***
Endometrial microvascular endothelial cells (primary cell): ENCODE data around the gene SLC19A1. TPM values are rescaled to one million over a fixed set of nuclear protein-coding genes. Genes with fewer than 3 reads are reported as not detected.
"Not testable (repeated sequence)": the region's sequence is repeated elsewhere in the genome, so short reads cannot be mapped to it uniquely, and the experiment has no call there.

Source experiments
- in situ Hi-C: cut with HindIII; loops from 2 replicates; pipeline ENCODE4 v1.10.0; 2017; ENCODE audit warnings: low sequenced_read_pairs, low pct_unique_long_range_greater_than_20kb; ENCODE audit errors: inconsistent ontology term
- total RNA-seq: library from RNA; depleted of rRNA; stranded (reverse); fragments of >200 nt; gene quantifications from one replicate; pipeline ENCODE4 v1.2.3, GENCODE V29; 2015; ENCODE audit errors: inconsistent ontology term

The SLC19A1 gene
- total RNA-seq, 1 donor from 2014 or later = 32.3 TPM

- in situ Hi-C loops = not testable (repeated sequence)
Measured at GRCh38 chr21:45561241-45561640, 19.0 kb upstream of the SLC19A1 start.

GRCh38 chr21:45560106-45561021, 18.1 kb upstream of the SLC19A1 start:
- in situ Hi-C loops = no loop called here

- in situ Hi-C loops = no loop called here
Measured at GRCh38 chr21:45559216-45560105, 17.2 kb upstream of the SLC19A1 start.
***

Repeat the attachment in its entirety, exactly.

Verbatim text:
Endometrial microvascular endothelial cells (primary cell): ENCODE data around the gene SLC19A1. TPM values are rescaled to one million over a fixed set of nuclear protein-coding genes. Genes with fewer than 3 reads are reported as not detected.
"Not testable (repeated sequence)": the region's sequence is repeated elsewhere in the genome, so short reads cannot be mapped to it uniquely, and the experiment has no call there.

Source experiments
- in situ Hi-C: cut with HindIII; loops from 2 replicates; pipeline ENCODE4 v1.10.0; 2017; ENCODE audit warnings: low sequenced_read_pairs, low pct_unique_long_range_greater_than_20kb; ENCODE audit errors: inconsistent ontology term
- total RNA-seq: library from RNA; depleted of rRNA; stranded (reverse); fragments of >200 nt; gene quantifications from one replicate; pipeline ENCODE4 v1.2.3, GENCODE V29; 2015; ENCODE audit errors: inconsistent ontology term

The SLC19A1 gene
- total RNA-seq, 1 donor from 2014 or later = 32.3 TPM

- in situ Hi-C loops = not testable (repeated sequence)
Measured at GRCh38 chr21:45561241-45561640, 19.0 kb upstream of the SLC19A1 start.

GRCh38 chr21:45560106-45561021, 18.1 kb upstream of the SLC19A1 start:
- in situ Hi-C loops = no loop called here

- in situ Hi-C loops = no loop called here
Measured at GRCh38 chr21:45559216-45560105, 17.2 kb upstream of the SLC19A1 start.